Locke & Key Vol. 3: Crown of Shadows
With this volume, Lock and a key once again knocked it out of the park for me, being yet another part of this truly fantastic story. I am absolutely flawed with this book which feels like something which contains so many different genres, from young adult to horror to mystery, but all perfectly merged into one. What I love about this series has to be a couple of things, the first being how incredibly interesting all the characters are, especially each of the Locke kids, but also the vile, love to hate 'Dodge' who comes across as the perfect villain.

The other thing I love is just how well the story is written in general, while the whole idea is completely bizarre and unusual, it just feels completely grounded and relatable, so it doesn't feel too detached from real life. I'm not sure I can put fully into words just why this series is so great, but Joe Hill has something so compelling and special here that I now see how so many people have praised, either directly or indirectly, to me.

The same can be said for the art as Gabriel Rodriguez's style is just sublime. Again, I thought this looked very grounded but a little different, with it looking more predominantly like a young adult type style and being very easy on the eye. But also, Rodriguez showed me a real awesome imagination which he obviously employs as well as some real nice homage's, in this volume being the shadow creatures and, specifically, Bode's Peter Pan-esque shadow, which I had to do a double take on when I saw it.

In truth, I could probably ramble on about this book and this series on and on, not really making much sense to anyone but me. However, this wouldn't change the fact that this has been a fantastic read since the first page of the first volume and, again, a fantastic read for this volume specifically. As with the comics I've read this week, I'll happily get the remaining volumes for each series, but this might just be the one which takes precedence when spare funds are available.

And, with that, my holiday reading is over and so back I go to finding scraps of time to read the odd comic in. However, this was a lot of fun and makes me a little more amenable towards holidays in the future.

I'll just have to get more reading material ready before then.

Wednesday, 13 September 2017

Gotham Central Vol. 2: Jokers and Madmen

The penultimate read of my recent holiday I went back and forth on which trade I would go through. It was a toss up between the second volume of Gotham Central or something else, most likely the third volume of Locke and Key.

Well, fortunately, I decided to stick my original plan and read Gotham Central volume 2: Jokers and Madmen and see if this could be a better book than its predecessor.

In volume two of Gotham Central, entitled Jokers and Madmen, Brubaker, Rucka and (for the most part) Lark continue to tell the stories of the officers who work in Gotham police's Major Crimes Unit. This time round, the book starts with an overview of the team and the detectives who work within it by Stacy, the civilian administrator. This is then followed by a Christmas case where a crazed sniper grips the city in fear by going on a killing spree, leaving Montoya, Allen and co. on a race against time. Then comes a case with most the team getting involved to investigate a couple of murders relating to a drug company and maybe even the mob. Finally, the book finishes with a cold case picked up by Driver and MacDonald about the bombing of a baseball team which is going nowhere until new evidence comes to light. However, to move forward, the duo will have to speak with the original case officer, former cop Harvey Bullock.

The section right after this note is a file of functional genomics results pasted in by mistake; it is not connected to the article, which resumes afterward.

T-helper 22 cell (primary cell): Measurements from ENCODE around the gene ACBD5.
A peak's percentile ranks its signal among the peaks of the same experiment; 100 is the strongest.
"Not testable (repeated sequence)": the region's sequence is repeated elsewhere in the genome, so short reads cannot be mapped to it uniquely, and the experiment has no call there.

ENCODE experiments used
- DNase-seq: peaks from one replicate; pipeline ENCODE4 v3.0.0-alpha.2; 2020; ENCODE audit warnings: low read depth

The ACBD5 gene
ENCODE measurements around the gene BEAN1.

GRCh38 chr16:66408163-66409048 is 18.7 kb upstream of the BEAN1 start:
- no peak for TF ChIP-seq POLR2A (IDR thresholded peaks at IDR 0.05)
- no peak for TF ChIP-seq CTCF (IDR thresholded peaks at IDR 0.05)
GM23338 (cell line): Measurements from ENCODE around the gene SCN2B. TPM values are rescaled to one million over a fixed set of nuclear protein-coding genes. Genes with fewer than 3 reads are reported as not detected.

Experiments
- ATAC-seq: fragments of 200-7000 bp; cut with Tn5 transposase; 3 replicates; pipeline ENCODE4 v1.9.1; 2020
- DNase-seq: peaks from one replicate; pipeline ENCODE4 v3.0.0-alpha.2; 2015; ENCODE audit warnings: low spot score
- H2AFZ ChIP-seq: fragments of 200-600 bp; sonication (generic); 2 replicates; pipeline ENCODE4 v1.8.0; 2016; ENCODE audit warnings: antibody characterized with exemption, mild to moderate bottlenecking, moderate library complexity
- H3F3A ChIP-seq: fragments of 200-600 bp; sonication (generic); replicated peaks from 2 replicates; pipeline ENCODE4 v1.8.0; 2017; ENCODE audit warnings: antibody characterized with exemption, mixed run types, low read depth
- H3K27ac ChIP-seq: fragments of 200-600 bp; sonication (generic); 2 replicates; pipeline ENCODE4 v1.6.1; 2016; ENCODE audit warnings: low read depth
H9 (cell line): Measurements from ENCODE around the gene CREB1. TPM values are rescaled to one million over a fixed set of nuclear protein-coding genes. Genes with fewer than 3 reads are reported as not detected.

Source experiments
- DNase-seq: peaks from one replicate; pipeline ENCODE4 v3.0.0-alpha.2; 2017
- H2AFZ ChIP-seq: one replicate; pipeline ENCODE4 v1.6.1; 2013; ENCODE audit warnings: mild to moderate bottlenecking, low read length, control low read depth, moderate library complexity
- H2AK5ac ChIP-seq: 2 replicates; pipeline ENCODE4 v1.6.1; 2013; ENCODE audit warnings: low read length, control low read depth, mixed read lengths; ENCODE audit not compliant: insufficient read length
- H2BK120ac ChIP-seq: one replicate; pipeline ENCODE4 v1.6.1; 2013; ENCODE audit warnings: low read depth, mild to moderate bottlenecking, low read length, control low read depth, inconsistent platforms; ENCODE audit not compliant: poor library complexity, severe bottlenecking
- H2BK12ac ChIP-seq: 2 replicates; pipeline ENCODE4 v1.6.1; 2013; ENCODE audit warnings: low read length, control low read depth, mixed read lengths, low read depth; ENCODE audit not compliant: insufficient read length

Gotham Central: Book 2: Jokers and MadmenSo, all in all, an incredibly full trade in my opinion, which may have been due to it being eleven issues (I think) and not ten like the last trade. However, while it may have been longer, I don't think that this volume exceeded the previous one in terms of my enjoyment.

That's not to say it wasn't enjoyable because, once again, I did really enjoy this collection. Brubaker and Rucka have created some incredibly compelling characters, all of whom having fantastic character traits which make me route for them even when they feel like jackasses. This is a testament to these two creators as every character within this cast really feels like an essential part to me and every loss feels brutal and heartbreaking.

For me this is enough to make me enjoy it, although the only reason this trade doesn't beat out volume 1 is because the stories feel overly long, whereas I enjoyed the stories (particularly the first couple) previously. However, that's not to say these cases are bad because they aren't, especially the Driver/MacDonald case, but it's just a case of preference.

The art is much he same on this volume as Michael Lark once again gives me fantastically beautiful art to gaze at. One page in particular, an eight panel page showing all the different partnerships, is absolutely incredible and makes all invite be future changes to the roster hard for me deal with (I struggle with change). It also makes me want to blow up the page and make a poster out of it.

However, I did struggle with the opening issue which, having not been drawn by Michael Lark but by Brian Hurtt, does not look the same  the rest of the series (obviously). That said, the style isn't a bad style and it is softer than Larks but it's just that, by this point, I'm more than happy with what Lark has done to give Gotham Central and signature style and so am not really feeling a difference.

But this problems are not really problems at all, just my own personal issues, and they don't change the fact that Gotham Central is an awesome series and one I need to get to the end of (although, given how I read Final Crisis: Revelations, I fear I may already know what that'll be).

Anyway, enough about that, on to the final book from my holiday; Locke and Key volume 3; Crown of Shadows.